Oregon has already issued a landmark ordinance to prohibit sales of electronic cigarettes across the state. This week two leading vendors of those battery-operated cigarette-look alike devices are contesting the American Food and Drug Administration for detaining almost 50 shipments of their products, mainly from China. The FDA states that the devices are unhealthy and unapproved. The hearing started in federal district court on Aug, 18.
The electronic cigarettes are becoming extremely popular these days, as their distributors keep marketing them as healthy alternatives of traditional cigarettes. These devices resemble conventional cigarettes in appearance and deliver liquid containing shots of nicotine and various flavorings directly to lungs, evaporating a vapor to mimic smoking. The users of e-cigs named the process “vaping.” However, several countries, among which are Australia, Canada, Thailand and Mexico have prohibited sales and use of electronic cigarettes, whereas Oregon became the first American state to ban them.
E-cigarettes distributors keep claiming that the devices are safe for humans, but health organizations, including American Lung organization state that this allegation is highly debatable.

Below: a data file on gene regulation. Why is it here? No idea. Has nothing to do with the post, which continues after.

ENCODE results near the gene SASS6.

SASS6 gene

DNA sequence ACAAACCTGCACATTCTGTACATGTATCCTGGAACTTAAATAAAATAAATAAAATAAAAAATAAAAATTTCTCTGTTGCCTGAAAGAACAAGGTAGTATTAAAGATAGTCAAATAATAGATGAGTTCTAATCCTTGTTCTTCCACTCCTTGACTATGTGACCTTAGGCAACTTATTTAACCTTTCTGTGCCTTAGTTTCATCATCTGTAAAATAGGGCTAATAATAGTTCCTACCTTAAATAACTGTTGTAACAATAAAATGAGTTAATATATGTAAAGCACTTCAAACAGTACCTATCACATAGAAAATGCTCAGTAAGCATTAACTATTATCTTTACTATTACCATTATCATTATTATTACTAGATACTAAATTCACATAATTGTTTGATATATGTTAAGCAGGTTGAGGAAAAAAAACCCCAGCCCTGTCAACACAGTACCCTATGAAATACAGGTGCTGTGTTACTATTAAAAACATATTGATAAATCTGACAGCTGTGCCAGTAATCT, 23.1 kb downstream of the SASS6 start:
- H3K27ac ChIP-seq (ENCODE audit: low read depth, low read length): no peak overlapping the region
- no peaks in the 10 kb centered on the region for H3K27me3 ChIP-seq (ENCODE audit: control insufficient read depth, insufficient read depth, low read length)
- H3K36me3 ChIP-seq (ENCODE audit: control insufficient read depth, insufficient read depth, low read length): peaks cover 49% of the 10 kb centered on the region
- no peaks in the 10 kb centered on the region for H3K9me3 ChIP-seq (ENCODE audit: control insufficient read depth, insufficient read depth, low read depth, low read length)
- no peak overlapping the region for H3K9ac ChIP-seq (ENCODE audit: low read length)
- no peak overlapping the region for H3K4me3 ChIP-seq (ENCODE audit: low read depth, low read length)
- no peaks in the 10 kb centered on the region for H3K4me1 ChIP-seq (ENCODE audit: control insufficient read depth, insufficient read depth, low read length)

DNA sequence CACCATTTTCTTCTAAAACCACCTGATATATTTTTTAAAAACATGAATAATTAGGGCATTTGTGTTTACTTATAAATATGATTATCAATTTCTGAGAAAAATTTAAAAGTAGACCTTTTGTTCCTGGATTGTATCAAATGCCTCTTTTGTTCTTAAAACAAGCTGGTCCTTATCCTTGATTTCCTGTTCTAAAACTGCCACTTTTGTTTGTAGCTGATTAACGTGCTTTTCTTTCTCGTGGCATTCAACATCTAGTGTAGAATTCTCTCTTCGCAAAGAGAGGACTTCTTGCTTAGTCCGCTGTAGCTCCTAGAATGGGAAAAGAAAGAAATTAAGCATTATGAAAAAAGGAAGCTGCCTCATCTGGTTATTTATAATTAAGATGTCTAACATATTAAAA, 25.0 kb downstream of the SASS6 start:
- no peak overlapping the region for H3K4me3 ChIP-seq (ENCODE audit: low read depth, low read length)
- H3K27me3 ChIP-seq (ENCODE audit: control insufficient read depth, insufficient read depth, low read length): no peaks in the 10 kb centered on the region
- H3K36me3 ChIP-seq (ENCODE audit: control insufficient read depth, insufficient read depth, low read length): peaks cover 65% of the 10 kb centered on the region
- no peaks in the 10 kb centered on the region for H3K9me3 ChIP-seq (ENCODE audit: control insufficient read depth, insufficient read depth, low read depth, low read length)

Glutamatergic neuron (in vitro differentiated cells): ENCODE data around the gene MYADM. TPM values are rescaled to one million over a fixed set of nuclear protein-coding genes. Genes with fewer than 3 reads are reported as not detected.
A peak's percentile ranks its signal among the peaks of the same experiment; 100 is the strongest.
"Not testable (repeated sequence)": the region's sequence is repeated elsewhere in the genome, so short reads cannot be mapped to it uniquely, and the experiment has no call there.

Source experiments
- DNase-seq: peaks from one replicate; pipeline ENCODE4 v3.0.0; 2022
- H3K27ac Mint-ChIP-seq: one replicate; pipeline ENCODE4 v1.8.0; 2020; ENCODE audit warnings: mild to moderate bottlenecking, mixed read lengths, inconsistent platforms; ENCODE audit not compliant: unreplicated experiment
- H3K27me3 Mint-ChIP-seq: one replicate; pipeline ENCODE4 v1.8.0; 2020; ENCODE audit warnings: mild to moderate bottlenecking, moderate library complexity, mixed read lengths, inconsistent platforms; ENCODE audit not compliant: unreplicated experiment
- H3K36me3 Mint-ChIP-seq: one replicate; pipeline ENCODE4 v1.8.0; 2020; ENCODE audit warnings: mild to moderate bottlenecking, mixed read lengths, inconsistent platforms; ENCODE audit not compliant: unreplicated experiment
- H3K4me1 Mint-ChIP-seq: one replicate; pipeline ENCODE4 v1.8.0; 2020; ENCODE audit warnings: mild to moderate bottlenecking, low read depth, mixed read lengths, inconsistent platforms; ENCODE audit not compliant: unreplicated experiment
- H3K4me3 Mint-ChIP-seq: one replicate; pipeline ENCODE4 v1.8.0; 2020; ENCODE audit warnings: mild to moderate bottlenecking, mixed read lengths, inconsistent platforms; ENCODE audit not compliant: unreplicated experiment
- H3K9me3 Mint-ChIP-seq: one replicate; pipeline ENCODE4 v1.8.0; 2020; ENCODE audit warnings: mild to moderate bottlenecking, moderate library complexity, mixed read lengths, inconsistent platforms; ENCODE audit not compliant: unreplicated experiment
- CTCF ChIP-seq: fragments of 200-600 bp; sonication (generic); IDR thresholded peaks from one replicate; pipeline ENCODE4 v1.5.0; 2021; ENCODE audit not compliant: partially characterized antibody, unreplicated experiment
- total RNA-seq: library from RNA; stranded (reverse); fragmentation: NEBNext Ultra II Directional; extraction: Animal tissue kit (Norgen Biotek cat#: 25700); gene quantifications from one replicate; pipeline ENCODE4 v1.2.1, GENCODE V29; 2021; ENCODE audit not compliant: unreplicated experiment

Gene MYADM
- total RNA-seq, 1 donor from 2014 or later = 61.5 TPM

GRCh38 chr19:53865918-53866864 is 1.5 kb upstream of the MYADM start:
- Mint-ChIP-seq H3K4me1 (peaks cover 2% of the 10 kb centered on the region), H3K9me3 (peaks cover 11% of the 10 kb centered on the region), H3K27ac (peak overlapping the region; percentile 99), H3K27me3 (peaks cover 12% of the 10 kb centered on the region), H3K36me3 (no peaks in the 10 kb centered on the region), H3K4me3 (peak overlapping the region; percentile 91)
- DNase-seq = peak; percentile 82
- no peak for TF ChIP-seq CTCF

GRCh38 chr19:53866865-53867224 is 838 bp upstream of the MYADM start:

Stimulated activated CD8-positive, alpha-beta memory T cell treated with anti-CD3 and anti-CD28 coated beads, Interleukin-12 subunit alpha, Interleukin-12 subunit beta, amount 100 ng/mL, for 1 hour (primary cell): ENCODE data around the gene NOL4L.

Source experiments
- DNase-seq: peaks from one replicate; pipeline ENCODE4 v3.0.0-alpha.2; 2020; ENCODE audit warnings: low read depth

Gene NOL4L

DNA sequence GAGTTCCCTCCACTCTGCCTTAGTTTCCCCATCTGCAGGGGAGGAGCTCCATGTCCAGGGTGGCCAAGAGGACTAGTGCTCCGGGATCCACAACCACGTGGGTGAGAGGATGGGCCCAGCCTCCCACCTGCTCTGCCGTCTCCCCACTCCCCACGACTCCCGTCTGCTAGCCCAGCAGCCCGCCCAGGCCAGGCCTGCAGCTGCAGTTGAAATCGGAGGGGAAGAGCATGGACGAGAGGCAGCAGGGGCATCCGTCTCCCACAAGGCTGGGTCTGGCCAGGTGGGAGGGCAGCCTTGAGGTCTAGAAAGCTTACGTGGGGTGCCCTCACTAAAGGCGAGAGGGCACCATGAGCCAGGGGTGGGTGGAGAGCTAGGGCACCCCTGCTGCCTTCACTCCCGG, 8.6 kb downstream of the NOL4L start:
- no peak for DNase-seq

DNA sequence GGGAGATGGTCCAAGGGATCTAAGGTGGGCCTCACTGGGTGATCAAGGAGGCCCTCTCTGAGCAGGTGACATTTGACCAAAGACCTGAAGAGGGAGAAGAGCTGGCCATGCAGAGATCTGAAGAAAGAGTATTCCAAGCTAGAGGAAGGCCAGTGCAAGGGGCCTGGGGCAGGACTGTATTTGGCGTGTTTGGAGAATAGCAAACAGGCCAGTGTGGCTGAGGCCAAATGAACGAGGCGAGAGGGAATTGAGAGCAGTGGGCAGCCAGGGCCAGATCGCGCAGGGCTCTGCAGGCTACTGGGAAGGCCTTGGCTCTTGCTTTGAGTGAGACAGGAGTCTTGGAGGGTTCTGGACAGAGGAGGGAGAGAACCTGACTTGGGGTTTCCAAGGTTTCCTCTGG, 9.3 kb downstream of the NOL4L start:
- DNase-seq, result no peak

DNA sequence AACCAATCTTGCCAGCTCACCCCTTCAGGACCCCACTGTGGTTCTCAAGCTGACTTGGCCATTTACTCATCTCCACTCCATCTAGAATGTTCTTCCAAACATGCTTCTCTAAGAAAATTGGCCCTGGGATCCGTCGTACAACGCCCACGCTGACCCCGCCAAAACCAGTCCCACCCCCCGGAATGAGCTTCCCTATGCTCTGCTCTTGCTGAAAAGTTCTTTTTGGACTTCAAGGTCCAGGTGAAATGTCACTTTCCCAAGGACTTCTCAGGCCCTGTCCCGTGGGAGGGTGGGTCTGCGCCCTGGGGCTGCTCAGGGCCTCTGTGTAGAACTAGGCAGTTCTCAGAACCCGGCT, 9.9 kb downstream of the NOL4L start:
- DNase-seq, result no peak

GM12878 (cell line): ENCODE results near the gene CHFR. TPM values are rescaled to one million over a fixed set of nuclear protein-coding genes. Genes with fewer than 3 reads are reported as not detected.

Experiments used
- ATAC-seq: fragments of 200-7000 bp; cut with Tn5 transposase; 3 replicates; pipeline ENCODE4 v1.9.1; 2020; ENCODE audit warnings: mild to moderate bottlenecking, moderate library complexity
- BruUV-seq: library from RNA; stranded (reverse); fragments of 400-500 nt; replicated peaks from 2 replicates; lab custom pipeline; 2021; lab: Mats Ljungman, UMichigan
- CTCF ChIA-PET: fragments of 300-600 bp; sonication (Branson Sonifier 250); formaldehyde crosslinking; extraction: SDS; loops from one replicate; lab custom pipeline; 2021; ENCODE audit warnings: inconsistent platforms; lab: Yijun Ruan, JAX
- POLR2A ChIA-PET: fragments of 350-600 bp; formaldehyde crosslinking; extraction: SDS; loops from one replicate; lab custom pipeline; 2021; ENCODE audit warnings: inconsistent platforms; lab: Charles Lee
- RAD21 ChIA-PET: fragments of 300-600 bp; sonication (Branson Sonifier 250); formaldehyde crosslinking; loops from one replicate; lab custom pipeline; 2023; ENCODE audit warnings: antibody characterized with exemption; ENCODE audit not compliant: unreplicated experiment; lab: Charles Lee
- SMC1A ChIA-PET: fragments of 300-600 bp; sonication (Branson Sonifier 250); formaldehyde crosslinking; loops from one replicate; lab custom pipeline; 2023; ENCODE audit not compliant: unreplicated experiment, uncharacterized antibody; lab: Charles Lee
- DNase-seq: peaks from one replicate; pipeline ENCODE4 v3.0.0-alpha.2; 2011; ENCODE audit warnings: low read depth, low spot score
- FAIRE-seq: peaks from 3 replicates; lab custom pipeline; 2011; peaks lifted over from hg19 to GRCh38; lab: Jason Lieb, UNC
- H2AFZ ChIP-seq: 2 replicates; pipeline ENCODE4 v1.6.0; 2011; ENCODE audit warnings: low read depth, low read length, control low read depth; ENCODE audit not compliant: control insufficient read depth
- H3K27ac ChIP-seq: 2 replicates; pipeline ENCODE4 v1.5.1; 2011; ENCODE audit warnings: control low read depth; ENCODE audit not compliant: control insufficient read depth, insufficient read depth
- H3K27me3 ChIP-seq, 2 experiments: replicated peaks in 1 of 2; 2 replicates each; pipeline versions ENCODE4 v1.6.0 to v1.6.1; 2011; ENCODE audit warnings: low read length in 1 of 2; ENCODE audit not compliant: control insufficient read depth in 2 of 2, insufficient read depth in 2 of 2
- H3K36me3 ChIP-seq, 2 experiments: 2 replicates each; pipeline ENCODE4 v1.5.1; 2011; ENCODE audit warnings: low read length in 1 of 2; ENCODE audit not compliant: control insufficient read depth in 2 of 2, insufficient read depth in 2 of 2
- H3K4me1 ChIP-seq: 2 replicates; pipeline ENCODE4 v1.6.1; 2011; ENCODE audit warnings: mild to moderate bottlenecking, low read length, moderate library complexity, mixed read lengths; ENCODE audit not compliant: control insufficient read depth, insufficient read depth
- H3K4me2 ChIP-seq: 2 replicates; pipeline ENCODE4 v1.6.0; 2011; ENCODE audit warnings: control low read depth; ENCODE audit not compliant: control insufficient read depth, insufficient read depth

Kathleen Dree, vice chairman of the Upper Midwest branch of the American Lung Association said that they were concerned to hear that the FDA has examined several samples of electronic cigarettes and found out that the liquid contained in the cartridge of one sample had carcinogens and several other poisonous substances that have been inhaled by the users of the devices. The FDA even found diethyline glycol in one sample, a chemical toxic for humans and mainly used in antifreeze and household chemicals
Drea added that the findings should be regarded as preliminary, since the electronic cigarettes are relatively new and no scientist could confirm the long-term adverse effects of constant inhaling of the mixture of toxic chemicals contained in those devices.
The American Lung Association as well as other health organizations are deeply preoccupied about the constant growth of sales of the devices, especially because they had not been approved or regulated by the FDA.
The Chicago court judge will have to rule whether electronic cigarettes should be classified as tobacco-containing product or a nicotine-replacement product. If the devices would be subjected to the classification as nicotine product, then, according to the FDA they would be regarded as ordinary nicotine-replacement therapies and subject to federal scientific examinations and subsequent regulation. The distributors are seeking the court to rule that electronic cigarettes should be classified as a tobacco product and therefore regulated in a looser manner. The Association of Electronic Cigarette distributors, state that their products represent a harmless blend of nicotine and fruit flavoring.